Wednesday 22 September 2021

Hungary 1848 #11: Hegyes

Our Hungary 1848 campaign continues. The 11th of our planned 15 games took us to the southern front for the first time for the battle of Hegyes. This was the largest battle on that front, inflicted some of the heaviest losses suffered by the imperial side, and was Hungary's last major victory of the war.

The situation was an unusual one. Under pressure from invading Austrian and Russian armies in the north and west of the country, Hungary's government had decided to mass its forces in the south, knock the imperial Army of the South out of the war, and then base itself on the fortresses of Arad and Temesvár. The imperial C-in-C in the south was Jellachich, Bán of Croatia, commanding an army mainly composed of 3rd- or 4th-line Grenzers. He was holding the line of the Franzenskanal between the Danube and the Tisza in what is now northern Serbia. The Hungarian forces converging on him took one end of the canal, forcing him to choose: should he fall back behind the Danube immediately, or thrust forward to give the Hungarians a bloody nose in an attempt to deter and delay them?

Opting for the latter course, he took some 12,000 men on an overnight march to seize the village of Kis-Hegyes and its bridges over a minor river, the Barra, which he knew were Hungarian-held. Unfortunately for him, a similar-sized force of Hungarians under the English general Richard Guyon, well aware of Jellachich's approach, was hunkered down in Kis-Hegyes and the neighbouring villages of Szeghegy and Feketehegy. At 3:00 a.m., Jellachich walked into a division-scale ambush. His initial assaults on the villages were repulsed and Hungarian hussars lapped around his flanks. Hearing gunfire in his rear as well, he realised he was in danger of being cut off and captured. His assault turned into a fighting withdrawal which he executed rather well, but he lost over 1,000 men.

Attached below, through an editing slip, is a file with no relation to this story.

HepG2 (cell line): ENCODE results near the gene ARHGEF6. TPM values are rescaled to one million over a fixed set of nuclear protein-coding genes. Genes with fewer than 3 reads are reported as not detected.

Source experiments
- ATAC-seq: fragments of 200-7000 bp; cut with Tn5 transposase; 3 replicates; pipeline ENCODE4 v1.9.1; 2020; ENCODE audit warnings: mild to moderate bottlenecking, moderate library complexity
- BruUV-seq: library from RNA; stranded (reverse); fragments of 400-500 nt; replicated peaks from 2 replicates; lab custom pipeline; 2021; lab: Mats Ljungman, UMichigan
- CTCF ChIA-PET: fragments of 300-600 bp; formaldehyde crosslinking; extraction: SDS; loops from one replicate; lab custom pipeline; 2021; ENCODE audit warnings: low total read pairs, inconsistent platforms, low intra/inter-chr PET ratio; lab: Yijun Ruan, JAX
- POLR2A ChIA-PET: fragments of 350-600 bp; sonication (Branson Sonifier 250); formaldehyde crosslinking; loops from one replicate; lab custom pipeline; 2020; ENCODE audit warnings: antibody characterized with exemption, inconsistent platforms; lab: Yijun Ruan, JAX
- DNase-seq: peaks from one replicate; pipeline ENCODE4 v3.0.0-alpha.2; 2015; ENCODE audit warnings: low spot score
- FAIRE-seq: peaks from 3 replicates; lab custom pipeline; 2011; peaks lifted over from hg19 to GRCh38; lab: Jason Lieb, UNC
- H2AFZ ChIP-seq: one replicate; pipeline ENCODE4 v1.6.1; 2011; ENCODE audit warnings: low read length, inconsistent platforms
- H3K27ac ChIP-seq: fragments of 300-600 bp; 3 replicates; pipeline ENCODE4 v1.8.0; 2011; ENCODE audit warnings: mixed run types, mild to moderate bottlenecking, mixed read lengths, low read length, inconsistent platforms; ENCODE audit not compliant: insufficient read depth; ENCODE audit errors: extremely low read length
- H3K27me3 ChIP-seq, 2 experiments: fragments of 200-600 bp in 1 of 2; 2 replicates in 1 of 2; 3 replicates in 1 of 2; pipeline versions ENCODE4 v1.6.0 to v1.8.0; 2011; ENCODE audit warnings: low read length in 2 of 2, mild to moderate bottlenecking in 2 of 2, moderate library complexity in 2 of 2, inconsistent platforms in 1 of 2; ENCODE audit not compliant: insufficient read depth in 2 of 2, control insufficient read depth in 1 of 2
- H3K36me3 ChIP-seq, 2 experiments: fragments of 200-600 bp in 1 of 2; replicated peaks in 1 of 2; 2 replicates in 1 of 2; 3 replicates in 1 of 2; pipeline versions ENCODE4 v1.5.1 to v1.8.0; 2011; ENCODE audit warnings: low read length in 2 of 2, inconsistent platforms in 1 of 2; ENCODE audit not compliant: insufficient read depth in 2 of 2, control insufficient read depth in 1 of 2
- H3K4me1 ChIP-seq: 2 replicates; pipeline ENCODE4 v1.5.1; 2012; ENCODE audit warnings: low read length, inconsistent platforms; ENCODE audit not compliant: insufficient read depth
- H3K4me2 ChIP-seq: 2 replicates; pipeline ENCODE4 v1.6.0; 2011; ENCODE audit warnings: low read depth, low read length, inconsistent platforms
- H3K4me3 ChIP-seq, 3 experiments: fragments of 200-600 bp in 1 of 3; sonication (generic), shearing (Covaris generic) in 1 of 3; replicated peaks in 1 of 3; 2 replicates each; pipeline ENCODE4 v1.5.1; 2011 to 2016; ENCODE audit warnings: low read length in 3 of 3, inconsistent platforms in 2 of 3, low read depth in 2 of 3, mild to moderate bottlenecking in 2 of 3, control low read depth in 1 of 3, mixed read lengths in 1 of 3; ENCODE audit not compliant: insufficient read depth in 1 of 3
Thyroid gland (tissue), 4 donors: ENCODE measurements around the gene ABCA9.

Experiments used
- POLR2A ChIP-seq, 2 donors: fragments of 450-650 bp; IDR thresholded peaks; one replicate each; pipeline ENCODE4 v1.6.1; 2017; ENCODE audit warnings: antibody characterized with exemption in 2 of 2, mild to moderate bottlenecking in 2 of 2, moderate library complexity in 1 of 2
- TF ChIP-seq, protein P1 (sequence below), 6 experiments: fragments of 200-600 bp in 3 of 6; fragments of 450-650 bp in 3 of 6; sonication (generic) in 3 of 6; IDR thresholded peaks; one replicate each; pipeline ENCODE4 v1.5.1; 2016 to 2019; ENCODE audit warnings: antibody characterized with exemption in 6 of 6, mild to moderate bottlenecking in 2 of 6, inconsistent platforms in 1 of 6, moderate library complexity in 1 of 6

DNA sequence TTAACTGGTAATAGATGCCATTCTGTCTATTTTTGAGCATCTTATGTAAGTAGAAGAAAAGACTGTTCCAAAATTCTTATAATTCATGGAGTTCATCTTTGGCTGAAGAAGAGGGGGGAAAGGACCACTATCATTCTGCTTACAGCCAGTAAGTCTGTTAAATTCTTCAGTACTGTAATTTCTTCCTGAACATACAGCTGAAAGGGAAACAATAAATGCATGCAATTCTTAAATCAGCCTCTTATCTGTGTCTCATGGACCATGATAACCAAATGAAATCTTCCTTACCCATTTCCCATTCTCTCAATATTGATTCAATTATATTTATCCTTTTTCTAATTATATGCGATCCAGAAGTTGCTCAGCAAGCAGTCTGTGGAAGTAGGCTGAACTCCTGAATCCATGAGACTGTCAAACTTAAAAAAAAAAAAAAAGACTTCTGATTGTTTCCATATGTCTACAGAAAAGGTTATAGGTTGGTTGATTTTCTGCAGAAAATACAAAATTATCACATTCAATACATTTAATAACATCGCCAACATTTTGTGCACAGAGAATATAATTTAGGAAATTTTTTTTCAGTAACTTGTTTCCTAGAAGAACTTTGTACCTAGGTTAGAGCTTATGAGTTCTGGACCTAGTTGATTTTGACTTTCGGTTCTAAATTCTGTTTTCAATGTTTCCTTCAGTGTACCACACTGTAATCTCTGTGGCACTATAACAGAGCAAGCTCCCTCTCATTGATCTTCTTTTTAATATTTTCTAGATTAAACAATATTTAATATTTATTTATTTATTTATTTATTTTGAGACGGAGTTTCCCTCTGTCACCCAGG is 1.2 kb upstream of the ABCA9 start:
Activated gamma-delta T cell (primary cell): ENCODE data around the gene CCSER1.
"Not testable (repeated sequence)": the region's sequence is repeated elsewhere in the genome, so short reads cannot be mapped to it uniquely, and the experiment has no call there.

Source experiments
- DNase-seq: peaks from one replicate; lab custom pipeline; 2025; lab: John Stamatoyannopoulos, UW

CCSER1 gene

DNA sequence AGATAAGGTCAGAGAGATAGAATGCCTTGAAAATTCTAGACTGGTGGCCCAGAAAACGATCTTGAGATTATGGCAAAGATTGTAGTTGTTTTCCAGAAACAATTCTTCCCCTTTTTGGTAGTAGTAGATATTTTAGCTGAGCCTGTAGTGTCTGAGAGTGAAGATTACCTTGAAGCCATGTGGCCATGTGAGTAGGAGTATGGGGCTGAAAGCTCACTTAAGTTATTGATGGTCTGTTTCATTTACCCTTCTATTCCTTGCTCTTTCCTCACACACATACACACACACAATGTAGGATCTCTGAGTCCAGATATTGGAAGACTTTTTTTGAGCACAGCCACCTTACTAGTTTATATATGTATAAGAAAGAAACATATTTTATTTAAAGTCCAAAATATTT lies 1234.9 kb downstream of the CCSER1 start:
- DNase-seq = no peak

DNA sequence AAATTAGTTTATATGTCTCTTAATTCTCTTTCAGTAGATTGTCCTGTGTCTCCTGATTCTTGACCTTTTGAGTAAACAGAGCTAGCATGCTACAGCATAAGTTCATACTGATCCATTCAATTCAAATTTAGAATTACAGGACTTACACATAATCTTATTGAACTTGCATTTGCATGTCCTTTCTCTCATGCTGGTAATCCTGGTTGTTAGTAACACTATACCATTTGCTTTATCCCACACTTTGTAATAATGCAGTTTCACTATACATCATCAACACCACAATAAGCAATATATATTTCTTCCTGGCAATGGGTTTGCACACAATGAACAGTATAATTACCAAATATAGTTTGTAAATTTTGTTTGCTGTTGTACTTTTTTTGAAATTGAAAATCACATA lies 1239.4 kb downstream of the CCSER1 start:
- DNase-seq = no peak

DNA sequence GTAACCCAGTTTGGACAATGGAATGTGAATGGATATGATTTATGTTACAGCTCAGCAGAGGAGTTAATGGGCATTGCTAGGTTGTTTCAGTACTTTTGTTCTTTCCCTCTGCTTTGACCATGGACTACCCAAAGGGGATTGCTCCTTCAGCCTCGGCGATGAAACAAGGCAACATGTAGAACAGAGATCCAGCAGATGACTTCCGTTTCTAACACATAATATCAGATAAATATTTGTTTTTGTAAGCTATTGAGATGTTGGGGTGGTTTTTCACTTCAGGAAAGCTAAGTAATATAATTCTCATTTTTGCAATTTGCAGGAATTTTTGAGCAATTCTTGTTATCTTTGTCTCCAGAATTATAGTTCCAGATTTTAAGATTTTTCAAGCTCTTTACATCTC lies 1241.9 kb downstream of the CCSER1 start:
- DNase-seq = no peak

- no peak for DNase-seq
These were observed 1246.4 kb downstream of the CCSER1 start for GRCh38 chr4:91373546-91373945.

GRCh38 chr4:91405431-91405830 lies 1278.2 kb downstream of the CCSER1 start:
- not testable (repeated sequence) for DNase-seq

Unusual terrain: the Barra has carved itself a gully through the flat plain of the Bácska. The steep banks of the gully are denoted by the green lines of pipecleaners. Three sprawling villages straddle the tree-lined river, with vineyards on the slopes behind them. Jellachich's force has arrived from bottom left, then executed a wheel to the right to deploy for battle. The Hungarians lurk unseen in ambush.

This is tricky to capture in a wargame scenario because of the problem of hindsight. Unlike Jellachich, we players know that his assault is probably doomed to fail, and we know that an outflanking force will threaten to cut his line of communications. Rather than the usual simple formula of judging victory by who holds which objective locations at the end, I defined three strategic objectives for the Austrian side:

1. To seize one of the three villages, even if only temporarily;

2. To have at least one of the two Austrian cavalry units survive to cover the retreat and to have lost no more units Spent or destroyed than the Hungarians;

3. To have no Hungarian unit closer to the two line of communications road exits than all Austrian units.

The Austrians needed to achieve all three of these for a win or two for a draw (and had to have assaulted a village with at least two units).

The point of this mix of objectives is that the Austrian mission changed halfway through the battle from "seize a village" to "run away!". Thus the Austrians have to make a good-faith effort to attack the villages initially, but they are not required to hold any at game end.

The Austrian problems are compounded by a scenario rule to reflect the nervousness that gripped Jellachich's force when they heard cannon fire from the rear. Starting on Turn 4, the Austrian side must dice each turn to see if the whole Austrian force becomes Fragile. If it does not do so by Turn 6, it is ruled Complacent instead, and a Hungarian unit shows up in the Austrian flank or rear, followed by the Austrian reserve that historically got sent back to protect the retreat.

Last but not least, because this was an ambush, none of the Hungarian units are deployed on table initially or even plotted on a map. Instead, the Hungarian players can simply deploy them in a village as soon as the Austrians move within 3" of it, or in any village in their own turn.